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Bursaries...An Introduction

With school fees galloping ahead of UK inflation, most parents are very interested in ways of reducing their fees drastically, as confirmed by the current Daily Telegraph article.

With ISC statistics stating that 41,000 children (8% of total children in ISC private schools) are receiving financial assistance to reduce fees, one could be forgiven for thinking that getting a bursary was a simple matter of turning up and asking for one, however the reality is quite different.

For several years there was a trend for more money to be allocated to bursaries (based on financial means) by moving funds away from scholarships (based on merit). However, we believe that trend has reversed with schools more likely to give a bursary if the child has first won a scholarship. Additionally it is an extremely complicated process to secure a bursary, usually involving an investigation of all income and assets of not just the parents, but also other family members (grandparents for example) to a level more detailed that annual income tax returns!

The relationships between school bursars and parents has become a little "adversarial" because there are far more requests than available funds. Thus many of the larger senior schools have subcontracted out the bursary process to independent accountants to take the sting out of possible arguments with parents if their request gets denied. It can be reasonably assumed that accountants will pay more attention to the numbers rather than the emotion behind a bursary request. For this reason we have put a detailed description of the process on our website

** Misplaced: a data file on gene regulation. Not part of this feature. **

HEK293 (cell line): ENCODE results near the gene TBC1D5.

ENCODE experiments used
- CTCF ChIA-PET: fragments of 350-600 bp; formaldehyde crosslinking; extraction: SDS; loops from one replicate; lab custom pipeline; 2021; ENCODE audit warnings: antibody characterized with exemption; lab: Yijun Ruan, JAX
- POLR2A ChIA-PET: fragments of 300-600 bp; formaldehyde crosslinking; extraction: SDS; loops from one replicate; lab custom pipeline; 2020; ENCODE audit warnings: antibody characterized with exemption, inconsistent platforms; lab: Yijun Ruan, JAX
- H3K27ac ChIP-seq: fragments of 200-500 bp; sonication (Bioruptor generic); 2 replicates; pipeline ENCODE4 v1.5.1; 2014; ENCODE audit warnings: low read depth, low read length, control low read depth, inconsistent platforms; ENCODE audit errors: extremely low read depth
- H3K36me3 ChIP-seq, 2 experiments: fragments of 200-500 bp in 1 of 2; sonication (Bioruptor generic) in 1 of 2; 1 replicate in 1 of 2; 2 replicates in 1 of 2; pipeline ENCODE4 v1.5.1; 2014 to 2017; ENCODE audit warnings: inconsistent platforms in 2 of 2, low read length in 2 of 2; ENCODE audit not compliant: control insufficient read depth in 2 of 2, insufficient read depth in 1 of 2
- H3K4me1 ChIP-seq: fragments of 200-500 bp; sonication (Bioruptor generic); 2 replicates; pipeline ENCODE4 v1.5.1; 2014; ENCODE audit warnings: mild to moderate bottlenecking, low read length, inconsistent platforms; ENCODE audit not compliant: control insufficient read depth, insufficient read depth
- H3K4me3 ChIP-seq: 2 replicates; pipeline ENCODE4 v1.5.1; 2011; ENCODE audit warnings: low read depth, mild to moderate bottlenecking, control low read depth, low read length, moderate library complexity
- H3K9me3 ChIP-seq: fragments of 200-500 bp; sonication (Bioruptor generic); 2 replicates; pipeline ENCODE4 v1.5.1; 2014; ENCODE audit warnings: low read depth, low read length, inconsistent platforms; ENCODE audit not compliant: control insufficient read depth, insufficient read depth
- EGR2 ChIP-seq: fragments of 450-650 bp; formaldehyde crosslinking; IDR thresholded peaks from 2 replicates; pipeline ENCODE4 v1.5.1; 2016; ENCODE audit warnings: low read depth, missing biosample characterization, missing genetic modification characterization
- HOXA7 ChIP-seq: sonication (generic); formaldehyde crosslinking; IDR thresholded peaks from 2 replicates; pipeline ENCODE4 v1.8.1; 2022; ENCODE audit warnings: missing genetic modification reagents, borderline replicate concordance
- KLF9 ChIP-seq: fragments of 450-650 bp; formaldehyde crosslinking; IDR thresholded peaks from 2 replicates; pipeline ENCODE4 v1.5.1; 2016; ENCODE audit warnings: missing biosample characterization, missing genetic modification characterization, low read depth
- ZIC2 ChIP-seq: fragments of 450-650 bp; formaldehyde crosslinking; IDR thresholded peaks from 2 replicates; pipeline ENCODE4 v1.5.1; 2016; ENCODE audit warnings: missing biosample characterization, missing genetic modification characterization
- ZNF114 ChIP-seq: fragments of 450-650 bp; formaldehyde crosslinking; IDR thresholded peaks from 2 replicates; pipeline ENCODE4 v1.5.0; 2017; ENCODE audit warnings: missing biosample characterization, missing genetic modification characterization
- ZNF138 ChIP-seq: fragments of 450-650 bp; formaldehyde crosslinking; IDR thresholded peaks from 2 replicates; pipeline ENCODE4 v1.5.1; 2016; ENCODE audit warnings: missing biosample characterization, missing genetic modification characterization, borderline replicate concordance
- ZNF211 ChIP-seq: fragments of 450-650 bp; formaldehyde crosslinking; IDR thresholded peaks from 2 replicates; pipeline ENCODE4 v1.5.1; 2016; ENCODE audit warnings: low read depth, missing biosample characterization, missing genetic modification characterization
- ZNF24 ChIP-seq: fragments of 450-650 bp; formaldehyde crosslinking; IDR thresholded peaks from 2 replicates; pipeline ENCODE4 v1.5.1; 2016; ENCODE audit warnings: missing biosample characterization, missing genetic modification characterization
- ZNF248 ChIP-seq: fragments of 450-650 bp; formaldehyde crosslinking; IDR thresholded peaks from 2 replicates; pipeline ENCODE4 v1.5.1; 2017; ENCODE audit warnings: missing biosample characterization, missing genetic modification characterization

Education Advisers does not give bespoke advice on bursaries, although we can give advice on scholarships. Furthermore, we have just introduced a 2016 eGuide entitled "TOP 10 TIPS FOR REDUCING YOUR SCHOOL FEES", which is available free of charge to bespoke school choice advice clients.